four players, and that is about 66 percent of our defense.” CMU ended its season in the MAC s e m i f i n a l Lauren Leed game Friday, with a 2-1 loss to Ohio in Muncie, Ind. Thinning out CMU’s only returning goalkeeper, sophomore Anastasia Netto, has just one game of experience, but she has three years of eligibility left. Powered by its defense, CMU was ranked third in goals against average (2.04), second in goals allowed (39) and tied for second with a 2.05 goals-per-game average in the MAC. Leed said the defensive losses could help the offense by giving them opportunity. “I think we are faced with a unique challenge next season,” she said. “This year, our defense has been solid and has been first in the MAC in many categories, but we are going to be losing a lot of defensive players. I think that gives our offense, which was young and rebuilding and was not always on the mark, a chance to step up.” Senior Kelly Jordan led the Chippewas with 13 goals and 35 points. Freshman Erin Dye came in second with 13 points and Leed had the secondmost goals on the team (6). Jordan is the lone CMU offensive player graduating. “I think it is going to be fun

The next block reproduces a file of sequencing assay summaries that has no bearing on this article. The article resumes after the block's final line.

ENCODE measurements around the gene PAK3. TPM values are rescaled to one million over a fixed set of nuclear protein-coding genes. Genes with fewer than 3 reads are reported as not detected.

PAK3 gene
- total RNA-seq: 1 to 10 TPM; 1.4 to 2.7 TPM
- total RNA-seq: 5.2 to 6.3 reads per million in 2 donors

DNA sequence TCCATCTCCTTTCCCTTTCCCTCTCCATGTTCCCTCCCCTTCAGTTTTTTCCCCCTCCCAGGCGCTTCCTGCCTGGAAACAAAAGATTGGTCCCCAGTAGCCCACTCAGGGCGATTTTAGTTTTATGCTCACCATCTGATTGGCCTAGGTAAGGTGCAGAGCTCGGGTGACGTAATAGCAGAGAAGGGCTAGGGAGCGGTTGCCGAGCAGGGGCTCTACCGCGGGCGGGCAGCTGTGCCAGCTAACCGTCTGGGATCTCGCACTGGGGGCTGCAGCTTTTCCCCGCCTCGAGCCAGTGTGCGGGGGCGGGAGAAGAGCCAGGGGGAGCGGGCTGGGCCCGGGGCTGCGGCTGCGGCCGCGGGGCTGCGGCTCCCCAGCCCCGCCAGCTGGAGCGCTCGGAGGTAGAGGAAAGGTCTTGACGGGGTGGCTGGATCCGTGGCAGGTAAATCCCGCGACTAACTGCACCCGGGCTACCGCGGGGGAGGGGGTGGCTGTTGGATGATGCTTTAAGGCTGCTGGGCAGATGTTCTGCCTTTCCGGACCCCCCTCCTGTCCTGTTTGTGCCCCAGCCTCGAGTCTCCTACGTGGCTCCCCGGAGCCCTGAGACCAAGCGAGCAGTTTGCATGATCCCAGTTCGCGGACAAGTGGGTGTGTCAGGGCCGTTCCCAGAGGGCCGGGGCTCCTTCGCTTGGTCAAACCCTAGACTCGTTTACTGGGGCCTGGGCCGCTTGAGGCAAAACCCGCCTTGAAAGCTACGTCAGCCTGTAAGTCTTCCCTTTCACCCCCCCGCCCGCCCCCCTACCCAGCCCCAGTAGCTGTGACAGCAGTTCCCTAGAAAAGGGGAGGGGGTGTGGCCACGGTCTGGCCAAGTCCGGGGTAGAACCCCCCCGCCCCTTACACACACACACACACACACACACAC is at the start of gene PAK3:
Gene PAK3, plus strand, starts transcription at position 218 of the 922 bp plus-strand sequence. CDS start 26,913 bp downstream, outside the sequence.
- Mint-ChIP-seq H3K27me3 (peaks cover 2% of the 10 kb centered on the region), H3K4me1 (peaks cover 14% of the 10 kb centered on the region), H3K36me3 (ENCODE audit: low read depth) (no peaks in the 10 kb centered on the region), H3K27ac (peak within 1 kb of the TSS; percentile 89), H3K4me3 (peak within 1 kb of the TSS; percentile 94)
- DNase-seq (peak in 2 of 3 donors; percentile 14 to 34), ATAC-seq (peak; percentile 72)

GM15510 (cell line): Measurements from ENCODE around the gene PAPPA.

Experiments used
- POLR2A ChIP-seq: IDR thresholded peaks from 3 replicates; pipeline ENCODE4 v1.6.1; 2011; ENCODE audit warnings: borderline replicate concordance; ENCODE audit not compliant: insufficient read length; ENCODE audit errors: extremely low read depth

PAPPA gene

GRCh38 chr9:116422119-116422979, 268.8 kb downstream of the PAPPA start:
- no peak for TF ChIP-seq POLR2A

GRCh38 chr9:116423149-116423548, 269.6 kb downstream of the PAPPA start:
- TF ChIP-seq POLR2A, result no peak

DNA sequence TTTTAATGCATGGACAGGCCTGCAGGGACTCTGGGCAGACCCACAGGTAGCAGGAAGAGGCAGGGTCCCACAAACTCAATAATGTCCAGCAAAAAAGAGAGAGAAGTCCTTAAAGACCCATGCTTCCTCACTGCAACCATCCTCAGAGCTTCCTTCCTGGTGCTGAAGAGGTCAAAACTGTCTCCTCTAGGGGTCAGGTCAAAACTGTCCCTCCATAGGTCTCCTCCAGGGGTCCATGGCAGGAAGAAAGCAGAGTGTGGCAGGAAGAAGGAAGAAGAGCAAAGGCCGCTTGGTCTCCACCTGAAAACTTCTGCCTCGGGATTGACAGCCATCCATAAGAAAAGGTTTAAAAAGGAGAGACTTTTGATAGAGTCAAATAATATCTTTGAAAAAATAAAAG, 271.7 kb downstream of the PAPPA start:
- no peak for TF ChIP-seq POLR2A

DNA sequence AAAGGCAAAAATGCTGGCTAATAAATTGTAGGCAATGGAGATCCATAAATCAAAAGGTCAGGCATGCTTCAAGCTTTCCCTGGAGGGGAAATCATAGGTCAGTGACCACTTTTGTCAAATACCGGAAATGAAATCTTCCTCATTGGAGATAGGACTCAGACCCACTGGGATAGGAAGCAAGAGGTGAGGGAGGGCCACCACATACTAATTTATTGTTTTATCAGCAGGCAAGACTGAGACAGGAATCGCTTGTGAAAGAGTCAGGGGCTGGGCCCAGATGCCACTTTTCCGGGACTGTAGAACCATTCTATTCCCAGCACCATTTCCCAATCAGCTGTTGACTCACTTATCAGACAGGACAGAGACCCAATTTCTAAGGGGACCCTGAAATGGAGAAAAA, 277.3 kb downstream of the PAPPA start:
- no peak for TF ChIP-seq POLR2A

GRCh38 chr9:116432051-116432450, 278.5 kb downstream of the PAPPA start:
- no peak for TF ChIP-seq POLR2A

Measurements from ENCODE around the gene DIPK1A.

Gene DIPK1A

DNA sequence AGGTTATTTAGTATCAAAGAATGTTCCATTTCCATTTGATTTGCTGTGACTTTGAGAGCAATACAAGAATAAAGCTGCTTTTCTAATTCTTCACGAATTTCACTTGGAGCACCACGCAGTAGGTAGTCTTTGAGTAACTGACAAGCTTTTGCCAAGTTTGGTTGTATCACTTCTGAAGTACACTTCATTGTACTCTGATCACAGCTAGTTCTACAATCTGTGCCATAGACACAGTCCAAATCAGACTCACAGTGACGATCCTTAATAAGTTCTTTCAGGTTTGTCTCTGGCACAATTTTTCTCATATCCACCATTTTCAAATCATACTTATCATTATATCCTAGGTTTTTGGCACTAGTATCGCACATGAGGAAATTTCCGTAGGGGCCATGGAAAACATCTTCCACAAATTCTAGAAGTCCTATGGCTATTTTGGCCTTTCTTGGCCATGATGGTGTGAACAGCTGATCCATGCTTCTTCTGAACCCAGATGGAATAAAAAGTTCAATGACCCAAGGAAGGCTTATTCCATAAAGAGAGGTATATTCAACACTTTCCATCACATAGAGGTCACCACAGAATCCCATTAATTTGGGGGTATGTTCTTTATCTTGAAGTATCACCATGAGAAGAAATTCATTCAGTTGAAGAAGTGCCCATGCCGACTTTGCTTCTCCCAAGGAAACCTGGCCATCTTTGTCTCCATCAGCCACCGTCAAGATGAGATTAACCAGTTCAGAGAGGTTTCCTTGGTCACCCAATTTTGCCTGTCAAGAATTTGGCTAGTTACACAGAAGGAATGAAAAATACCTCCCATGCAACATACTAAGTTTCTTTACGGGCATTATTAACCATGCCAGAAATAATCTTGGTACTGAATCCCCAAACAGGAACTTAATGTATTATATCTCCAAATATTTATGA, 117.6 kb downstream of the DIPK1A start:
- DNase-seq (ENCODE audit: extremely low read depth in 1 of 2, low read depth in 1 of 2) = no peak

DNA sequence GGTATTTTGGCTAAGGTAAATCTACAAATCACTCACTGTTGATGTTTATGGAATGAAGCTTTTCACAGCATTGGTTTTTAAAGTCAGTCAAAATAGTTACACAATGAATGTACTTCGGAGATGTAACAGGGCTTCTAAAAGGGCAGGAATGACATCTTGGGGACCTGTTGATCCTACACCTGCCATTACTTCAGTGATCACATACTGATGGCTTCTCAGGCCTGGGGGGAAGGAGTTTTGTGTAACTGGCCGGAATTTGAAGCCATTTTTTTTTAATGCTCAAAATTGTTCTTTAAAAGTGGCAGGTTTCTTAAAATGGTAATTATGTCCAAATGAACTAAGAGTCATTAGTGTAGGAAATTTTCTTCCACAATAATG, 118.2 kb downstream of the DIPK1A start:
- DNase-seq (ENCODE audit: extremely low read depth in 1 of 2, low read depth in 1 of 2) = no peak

in the springtime playing with each other and learning each other because there are going to be a lot of fresh spots,” Leed said. “I have all the confidence in the world that these girls are going to step up and fill those spots. There are some big shoes to fill, but I think we can get it done.” Friday The Bobcats got the scoring started with a goal in the first half off a shot from Marcy Dull in the 17th minute. It was the only goal of the first half. Leed scored for CMU in the 52nd minute of the second half when she scooped up a rebound off a Jordan shot and snuck it past goalkeeper Courtney Seiders to tie the game. But the Bobcats added their second goal in the 64th minute, when Paige Herr picked up a rebound from a shot by Dull to close out the scoring. Freese said while the team lost, it did have plenty of opportunities to change the outcome. firstname.lastname@example.org